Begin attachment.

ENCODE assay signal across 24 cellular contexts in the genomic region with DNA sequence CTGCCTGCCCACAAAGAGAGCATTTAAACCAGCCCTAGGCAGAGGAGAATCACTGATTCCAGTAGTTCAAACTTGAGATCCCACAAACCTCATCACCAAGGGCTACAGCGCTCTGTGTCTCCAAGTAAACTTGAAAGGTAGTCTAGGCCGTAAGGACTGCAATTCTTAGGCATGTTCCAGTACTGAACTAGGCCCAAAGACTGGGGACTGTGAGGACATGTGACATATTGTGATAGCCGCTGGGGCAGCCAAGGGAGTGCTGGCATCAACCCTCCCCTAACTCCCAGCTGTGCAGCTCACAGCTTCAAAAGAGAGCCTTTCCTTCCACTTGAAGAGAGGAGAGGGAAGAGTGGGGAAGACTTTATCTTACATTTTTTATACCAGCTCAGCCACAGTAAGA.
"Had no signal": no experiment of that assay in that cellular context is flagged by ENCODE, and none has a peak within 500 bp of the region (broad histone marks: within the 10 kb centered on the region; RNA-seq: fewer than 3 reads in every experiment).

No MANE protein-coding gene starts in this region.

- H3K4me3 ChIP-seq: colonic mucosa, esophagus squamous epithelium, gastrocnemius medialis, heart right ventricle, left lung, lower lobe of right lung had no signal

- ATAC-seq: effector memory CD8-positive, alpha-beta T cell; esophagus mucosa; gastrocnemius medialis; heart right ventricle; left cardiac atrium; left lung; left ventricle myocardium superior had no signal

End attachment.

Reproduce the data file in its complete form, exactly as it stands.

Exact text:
ENCODE assay signal across 24 cellular contexts in the genomic region with DNA sequence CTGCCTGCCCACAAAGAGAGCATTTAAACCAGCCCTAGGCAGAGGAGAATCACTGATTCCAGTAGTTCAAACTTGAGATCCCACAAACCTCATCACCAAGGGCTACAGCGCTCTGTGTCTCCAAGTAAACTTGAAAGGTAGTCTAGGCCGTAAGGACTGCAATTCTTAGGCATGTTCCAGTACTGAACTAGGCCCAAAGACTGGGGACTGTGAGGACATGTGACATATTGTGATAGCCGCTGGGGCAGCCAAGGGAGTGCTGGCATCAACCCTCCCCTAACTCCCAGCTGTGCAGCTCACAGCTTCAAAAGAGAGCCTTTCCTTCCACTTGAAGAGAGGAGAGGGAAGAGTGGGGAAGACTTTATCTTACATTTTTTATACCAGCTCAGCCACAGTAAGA.
"Had no signal": no experiment of that assay in that cellular context is flagged by ENCODE, and none has a peak within 500 bp of the region (broad histone marks: within the 10 kb centered on the region; RNA-seq: fewer than 3 reads in every experiment).

No MANE protein-coding gene starts in this region.

- H3K4me3 ChIP-seq: colonic mucosa, esophagus squamous epithelium, gastrocnemius medialis, heart right ventricle, left lung, lower lobe of right lung had no signal

- ATAC-seq: effector memory CD8-positive, alpha-beta T cell; esophagus mucosa; gastrocnemius medialis; heart right ventricle; left cardiac atrium; left lung; left ventricle myocardium superior had no signal